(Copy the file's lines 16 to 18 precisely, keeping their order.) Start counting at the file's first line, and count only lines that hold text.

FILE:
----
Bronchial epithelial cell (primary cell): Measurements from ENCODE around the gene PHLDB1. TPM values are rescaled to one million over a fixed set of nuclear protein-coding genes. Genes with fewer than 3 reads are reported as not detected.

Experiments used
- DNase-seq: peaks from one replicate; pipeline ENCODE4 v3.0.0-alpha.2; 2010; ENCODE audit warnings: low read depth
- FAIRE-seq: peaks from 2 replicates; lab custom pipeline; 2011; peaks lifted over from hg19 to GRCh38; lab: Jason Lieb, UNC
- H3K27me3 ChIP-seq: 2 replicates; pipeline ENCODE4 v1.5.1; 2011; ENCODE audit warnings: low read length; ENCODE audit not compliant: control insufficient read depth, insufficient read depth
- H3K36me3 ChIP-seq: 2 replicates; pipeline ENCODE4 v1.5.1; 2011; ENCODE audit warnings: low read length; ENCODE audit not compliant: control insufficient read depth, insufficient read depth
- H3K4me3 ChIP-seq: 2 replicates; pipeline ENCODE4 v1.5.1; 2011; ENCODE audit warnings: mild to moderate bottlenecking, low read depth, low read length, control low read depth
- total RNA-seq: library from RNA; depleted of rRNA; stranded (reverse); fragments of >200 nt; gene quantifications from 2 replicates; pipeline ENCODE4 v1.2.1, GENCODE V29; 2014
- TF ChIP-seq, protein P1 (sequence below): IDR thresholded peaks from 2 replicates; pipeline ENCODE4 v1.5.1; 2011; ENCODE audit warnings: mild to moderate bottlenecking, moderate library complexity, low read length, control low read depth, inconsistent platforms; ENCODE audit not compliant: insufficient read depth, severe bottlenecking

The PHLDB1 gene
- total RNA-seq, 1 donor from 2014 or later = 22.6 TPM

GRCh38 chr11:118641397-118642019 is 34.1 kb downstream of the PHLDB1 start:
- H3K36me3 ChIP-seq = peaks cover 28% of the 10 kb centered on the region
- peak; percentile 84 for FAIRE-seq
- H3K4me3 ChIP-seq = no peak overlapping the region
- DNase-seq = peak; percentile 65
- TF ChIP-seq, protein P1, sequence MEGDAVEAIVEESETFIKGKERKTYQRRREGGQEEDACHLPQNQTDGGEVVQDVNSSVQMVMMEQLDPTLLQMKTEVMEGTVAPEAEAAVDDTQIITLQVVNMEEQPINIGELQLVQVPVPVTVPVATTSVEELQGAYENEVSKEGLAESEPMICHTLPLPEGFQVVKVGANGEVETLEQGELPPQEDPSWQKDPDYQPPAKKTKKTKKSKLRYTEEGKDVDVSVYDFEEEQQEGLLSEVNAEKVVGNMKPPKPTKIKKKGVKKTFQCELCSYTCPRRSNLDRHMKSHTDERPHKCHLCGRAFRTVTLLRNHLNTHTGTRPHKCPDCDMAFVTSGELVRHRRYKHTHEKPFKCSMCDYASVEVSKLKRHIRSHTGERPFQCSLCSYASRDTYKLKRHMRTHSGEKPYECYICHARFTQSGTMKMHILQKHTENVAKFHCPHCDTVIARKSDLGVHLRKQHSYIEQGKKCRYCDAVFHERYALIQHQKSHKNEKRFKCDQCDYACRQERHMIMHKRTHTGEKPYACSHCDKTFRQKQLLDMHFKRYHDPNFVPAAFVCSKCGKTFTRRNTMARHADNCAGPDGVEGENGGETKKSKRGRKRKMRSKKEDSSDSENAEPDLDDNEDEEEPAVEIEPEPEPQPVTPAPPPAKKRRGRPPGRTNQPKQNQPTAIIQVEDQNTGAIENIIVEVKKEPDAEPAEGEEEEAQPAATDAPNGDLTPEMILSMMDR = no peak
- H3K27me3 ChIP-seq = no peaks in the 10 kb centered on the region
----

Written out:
- DNase-seq = peak; percentile 65
- TF ChIP-seq, protein P1, sequence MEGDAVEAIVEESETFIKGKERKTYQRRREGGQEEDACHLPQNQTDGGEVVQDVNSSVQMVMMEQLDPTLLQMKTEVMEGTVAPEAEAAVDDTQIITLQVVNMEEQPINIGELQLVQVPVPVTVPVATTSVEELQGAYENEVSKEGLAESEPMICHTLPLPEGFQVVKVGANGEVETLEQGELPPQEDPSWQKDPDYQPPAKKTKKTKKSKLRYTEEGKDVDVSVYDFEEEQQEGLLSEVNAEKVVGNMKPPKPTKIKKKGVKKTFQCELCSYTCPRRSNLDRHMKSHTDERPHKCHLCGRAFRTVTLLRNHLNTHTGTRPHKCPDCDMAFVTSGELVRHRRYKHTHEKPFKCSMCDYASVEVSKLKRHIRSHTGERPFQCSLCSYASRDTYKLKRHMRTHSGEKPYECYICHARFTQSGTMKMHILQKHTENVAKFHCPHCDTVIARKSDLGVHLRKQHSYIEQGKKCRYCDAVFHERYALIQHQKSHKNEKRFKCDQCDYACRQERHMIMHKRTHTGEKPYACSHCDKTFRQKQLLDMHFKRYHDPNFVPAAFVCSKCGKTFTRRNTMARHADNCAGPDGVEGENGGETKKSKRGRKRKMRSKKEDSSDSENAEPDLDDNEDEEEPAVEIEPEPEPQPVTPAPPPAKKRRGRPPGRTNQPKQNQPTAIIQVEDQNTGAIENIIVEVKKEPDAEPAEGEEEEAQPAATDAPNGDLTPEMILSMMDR = no peak
- H3K27me3 ChIP-seq = no peaks in the 10 kb centered on the region